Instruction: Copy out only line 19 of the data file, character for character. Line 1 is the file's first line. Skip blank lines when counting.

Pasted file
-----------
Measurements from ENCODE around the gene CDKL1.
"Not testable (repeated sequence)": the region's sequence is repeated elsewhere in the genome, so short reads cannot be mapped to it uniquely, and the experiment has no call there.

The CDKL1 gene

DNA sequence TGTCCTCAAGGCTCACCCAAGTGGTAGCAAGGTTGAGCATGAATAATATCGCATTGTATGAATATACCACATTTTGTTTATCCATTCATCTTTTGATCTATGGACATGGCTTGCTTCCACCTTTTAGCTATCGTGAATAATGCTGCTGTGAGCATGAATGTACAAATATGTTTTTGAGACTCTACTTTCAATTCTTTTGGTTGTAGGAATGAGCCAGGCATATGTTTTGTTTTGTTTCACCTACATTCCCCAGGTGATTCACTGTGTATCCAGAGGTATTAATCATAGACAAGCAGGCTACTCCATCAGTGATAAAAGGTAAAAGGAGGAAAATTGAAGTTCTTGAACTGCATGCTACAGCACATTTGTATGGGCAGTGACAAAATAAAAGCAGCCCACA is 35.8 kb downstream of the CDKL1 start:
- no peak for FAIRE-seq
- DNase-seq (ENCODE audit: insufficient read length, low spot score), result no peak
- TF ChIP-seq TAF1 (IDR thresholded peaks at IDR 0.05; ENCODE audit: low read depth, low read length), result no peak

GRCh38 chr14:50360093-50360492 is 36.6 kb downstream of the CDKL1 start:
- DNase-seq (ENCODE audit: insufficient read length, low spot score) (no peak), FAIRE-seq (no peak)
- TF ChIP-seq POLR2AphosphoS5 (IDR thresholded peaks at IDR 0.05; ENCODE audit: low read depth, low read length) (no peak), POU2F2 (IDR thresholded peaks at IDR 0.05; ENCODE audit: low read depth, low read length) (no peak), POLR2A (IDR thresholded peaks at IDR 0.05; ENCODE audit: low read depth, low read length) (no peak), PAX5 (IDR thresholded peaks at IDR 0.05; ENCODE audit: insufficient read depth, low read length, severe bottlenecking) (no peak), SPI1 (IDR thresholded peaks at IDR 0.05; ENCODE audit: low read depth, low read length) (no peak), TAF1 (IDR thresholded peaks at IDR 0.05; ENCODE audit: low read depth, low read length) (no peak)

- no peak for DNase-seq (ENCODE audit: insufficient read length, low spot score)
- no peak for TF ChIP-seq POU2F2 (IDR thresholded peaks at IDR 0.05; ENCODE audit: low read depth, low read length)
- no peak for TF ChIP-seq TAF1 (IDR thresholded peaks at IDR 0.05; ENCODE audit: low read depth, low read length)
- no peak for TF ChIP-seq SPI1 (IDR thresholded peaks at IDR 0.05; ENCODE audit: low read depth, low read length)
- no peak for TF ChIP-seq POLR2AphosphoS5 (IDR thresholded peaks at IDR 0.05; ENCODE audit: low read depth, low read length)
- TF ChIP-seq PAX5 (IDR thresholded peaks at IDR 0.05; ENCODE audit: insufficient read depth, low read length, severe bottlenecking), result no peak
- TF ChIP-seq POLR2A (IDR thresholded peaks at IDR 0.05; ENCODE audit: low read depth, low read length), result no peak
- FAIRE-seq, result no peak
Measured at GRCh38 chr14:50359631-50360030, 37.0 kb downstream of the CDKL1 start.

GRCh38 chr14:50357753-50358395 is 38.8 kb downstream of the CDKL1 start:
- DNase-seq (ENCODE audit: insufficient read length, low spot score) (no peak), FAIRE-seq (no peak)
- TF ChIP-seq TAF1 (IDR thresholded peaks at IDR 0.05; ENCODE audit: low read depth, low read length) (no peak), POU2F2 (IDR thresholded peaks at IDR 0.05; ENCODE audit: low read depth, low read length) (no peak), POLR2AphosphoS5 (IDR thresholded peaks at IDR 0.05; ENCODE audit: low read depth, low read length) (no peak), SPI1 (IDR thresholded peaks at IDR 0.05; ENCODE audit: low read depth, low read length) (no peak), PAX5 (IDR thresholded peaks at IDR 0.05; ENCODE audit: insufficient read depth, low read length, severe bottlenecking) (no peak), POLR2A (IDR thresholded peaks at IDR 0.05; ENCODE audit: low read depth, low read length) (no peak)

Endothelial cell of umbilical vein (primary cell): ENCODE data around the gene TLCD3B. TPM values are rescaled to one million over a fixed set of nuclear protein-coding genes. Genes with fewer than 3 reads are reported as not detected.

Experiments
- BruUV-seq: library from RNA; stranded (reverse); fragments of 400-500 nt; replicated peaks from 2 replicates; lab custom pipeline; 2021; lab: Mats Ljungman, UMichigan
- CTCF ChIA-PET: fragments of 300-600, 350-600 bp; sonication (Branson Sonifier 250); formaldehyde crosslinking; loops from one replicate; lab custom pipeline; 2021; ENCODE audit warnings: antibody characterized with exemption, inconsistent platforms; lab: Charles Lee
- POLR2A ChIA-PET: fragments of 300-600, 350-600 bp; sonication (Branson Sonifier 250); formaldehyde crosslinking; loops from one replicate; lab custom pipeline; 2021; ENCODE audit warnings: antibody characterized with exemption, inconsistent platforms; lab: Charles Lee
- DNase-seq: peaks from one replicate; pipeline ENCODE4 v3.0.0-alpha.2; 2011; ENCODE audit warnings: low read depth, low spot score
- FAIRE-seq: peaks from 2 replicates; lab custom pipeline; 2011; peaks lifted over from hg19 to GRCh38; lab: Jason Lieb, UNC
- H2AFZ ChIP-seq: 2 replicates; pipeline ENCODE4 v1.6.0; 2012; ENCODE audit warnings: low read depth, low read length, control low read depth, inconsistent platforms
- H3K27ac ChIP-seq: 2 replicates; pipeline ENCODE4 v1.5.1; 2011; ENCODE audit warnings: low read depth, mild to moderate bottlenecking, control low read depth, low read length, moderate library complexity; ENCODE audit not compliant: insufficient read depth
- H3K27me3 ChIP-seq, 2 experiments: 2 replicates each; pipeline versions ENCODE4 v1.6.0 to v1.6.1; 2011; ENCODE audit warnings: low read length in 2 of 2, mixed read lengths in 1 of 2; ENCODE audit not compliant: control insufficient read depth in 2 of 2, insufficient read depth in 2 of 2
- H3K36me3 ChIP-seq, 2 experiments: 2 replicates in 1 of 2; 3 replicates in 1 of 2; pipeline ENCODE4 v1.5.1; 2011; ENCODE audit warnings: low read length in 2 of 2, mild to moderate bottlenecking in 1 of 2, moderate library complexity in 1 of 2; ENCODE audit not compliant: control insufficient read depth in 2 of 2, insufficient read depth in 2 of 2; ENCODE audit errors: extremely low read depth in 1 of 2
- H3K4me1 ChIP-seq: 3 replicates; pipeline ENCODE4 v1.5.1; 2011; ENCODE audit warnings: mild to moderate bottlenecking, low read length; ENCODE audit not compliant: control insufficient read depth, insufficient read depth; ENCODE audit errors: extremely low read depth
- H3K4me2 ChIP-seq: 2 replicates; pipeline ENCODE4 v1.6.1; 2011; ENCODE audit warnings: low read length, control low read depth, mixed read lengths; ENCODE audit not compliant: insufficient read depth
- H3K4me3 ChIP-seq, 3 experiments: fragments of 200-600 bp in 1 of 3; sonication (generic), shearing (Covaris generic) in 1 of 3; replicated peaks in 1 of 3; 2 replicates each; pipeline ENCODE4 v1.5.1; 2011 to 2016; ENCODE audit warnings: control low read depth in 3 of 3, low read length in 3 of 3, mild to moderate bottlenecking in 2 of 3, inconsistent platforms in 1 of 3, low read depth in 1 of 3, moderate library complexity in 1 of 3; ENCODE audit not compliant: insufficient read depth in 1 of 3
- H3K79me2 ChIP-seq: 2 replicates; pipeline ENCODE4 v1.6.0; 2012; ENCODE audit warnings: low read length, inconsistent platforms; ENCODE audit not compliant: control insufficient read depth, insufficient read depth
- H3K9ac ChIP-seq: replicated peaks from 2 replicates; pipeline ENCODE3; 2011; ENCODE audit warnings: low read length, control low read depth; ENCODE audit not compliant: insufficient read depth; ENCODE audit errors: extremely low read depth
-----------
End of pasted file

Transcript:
Measured at GRCh38 chr14:50359631-50360030, 37.0 kb downstream of the CDKL1 start.